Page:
*The claim that al-Bayhaqi was unaware of al-Nasa’i and al-Tirmidhi is unfounded, because al-Bayhaqi refers to their narrations within his book, as Najm Abd al-Rahman Khalaf mentions in his book ‘al-Mawarid’ on al-Bayhaqi’s sources.

*Khalaf also includes, among hundreds of al-Bayhaqi’s sources: al-Bazzar, Ibn Khuzaymah, Abu ‘Awanah, al-Tahawi’s Sharh Ma’ani al-Athar, al-Daraqutni, Musnad Abu Hanifah, Musnad al-Shafi’i, Musnad Abu Dawud al-Tayalisi, Musnad al-Humaydi, Ibn Abi Shaybah, Ishaq b. Rahuwayh, Musnad Ahmad, Musnad al-‘Adani, Musnad al-Darimi, al-Musaddad, Musnad Abu Ya’la al-Mawsili, and many more.

*Scott Lucas argues that al-Bayhaqi cemented and sealed the hadith canon, and his choices were honoured by succeeding scholars.

[ ] Al-Khatib added Sahih Ibn Khuzaymah 

[ ] And al-Suyuti further added Ibn Hibban to this group, as did al-Sakhawi

[ ] who also included Abu ‘Awwanah, 

[ ] Musnad al-Darimi, 

[ ] Musnad/Sunan al-Shafi’i, 

[ ] Sunan al-Kubraby al-Nasa’i because of the additions that it includes,

[ ] Sunan Ibn Majah, 

[ ] Sunan al-Daraqutni, and 

[ ] Sharh Ma’ani al-Athar by al-Tahawi.

[ ] Then one should move on to the remaining musnad works that a scholar of hadith needs, such as Musnad Ahmad.

[ ] Al-Sakhawi also added Abu Dawud al-Tayalisi,

[ ] Ibn Humayd,

[ ] al-Humaydi,

[ ] al-‘Adani,

[ ] al-Musaddad,

[ ] Abu Ya’la, and 

[ ] al-Harith b. Abi Usamah, whose hadiths are higher than the aforementioned musnad works due to his living earlier.

[ ] Thereafter, move on to the musannaf works, beginning with Malik’s Muwatta.

*Al-Khatib al-Baghdadi said that al-Muwatta is the predecessor for this type (i.e. musannaf works) and thus it is necessary to start with it.

[ ] Al-Suyuti adds Abd al-Razzaq 

[ ] and Ibn Abi Shaybah to this group, as does al-Sakhawi.

*Al-Sakhawi mentioned that musannaf works are of a lower ranking due to the majority of their contents being non-connected hadiths such as murasil.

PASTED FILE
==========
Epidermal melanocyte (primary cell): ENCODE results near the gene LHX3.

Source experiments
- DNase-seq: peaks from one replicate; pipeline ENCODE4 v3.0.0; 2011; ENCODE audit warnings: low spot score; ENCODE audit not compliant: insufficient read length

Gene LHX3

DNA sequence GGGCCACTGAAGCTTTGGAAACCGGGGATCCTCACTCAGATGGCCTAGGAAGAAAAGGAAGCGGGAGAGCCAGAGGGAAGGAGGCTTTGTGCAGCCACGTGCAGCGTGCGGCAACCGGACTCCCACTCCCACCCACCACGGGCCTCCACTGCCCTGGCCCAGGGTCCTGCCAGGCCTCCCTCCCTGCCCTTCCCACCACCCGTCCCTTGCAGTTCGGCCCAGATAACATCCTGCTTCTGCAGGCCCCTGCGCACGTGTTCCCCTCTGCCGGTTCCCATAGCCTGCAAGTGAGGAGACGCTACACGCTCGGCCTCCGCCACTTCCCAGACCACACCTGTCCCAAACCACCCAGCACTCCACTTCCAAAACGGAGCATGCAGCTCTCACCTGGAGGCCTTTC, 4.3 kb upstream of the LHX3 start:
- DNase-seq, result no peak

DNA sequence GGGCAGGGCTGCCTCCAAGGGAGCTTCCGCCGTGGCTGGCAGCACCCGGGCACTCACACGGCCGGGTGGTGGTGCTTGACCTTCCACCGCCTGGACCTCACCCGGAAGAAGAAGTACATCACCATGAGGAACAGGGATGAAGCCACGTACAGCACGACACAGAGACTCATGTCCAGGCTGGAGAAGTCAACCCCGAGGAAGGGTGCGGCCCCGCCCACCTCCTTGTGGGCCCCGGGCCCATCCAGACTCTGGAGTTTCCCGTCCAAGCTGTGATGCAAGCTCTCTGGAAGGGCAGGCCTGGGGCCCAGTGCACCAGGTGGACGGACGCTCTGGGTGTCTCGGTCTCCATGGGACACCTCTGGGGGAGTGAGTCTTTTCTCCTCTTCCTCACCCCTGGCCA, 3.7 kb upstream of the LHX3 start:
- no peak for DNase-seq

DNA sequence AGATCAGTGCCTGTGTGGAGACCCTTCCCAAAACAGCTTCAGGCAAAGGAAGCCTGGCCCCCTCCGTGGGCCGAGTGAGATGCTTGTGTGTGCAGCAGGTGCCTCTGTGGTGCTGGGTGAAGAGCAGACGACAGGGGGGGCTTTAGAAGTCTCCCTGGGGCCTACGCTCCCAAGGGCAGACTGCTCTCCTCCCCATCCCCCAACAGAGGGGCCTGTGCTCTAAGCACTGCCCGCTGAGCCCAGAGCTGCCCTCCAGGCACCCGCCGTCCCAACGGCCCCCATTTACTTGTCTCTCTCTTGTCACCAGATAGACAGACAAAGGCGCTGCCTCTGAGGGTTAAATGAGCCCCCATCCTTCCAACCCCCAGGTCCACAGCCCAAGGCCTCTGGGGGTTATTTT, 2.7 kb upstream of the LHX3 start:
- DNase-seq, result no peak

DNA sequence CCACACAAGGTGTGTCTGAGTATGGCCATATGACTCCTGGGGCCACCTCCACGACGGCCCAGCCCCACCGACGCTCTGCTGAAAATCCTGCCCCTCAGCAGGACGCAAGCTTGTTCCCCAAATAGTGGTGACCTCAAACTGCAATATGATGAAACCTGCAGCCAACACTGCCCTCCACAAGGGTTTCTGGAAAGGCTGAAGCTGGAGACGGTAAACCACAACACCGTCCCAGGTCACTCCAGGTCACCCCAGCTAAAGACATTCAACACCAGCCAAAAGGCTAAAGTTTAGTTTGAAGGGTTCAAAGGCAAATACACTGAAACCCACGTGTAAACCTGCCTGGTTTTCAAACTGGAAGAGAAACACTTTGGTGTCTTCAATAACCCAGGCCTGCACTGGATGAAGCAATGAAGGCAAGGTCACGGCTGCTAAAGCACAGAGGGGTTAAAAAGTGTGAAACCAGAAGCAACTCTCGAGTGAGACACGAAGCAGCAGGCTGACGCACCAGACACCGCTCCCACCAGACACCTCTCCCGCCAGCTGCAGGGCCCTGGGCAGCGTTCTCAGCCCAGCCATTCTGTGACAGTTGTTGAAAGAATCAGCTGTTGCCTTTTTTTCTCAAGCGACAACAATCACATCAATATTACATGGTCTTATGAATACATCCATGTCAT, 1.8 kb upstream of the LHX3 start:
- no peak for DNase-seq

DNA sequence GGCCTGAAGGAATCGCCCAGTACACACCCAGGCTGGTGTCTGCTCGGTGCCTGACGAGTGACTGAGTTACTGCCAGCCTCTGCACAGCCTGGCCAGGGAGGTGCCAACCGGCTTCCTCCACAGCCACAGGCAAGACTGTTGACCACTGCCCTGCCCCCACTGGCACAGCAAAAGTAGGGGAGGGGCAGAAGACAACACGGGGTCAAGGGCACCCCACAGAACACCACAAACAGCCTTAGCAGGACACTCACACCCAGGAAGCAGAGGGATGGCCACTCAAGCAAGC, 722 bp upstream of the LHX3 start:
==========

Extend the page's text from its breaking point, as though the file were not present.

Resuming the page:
[ ] One should then study ‘ilal al-hadith, headed by the works of Ahmad

[ ] and al-Daraqutni.

[ ] Al-Sakhawi added Ibn ‘Uyaynah,

[ ] Ibn al-Madini,

[ ] Muslim’s al-Tamyiz,

[ ] Ibn Abi Hatim (whom he ranks with Ahmad and al-Daraqutni) with its commentary by Ibn Abd al-Hadi,

[ ] al-Tirmidhi with Ibn Rajab’s commentary, and other works.

[ ] Alongside this one should study the ‘ilm al-rijal works, the best of which are al-Bukhari’s Tarikhal-Kabir

[ ] and Ibn Abi Hatim’s al-Jarh wa al-Ta’dil.

[ ] Al-Khatib ranks alongside these the views of Yahya b. Ma’in.

[ ] Finally, do not forget to study works on the precise spelling of names, the most complete of which is al-Ikmal by Ibn Makula.

[ ] Al-Nawawi added that Ibn al-Athir’s Nihayah fi Gharib al-Hadith as well as hadith commentaries should be relied upon throughout studying all of the above.

[ ] Ibn al-Salah concludes that every time one passes a problematic name or difficult word, one must research it and study it.

One should follow the path of the early masters, who would memorise hadith with chains little by little, as few as two a day, reviewed day and night, in order to have complete mastery in the end.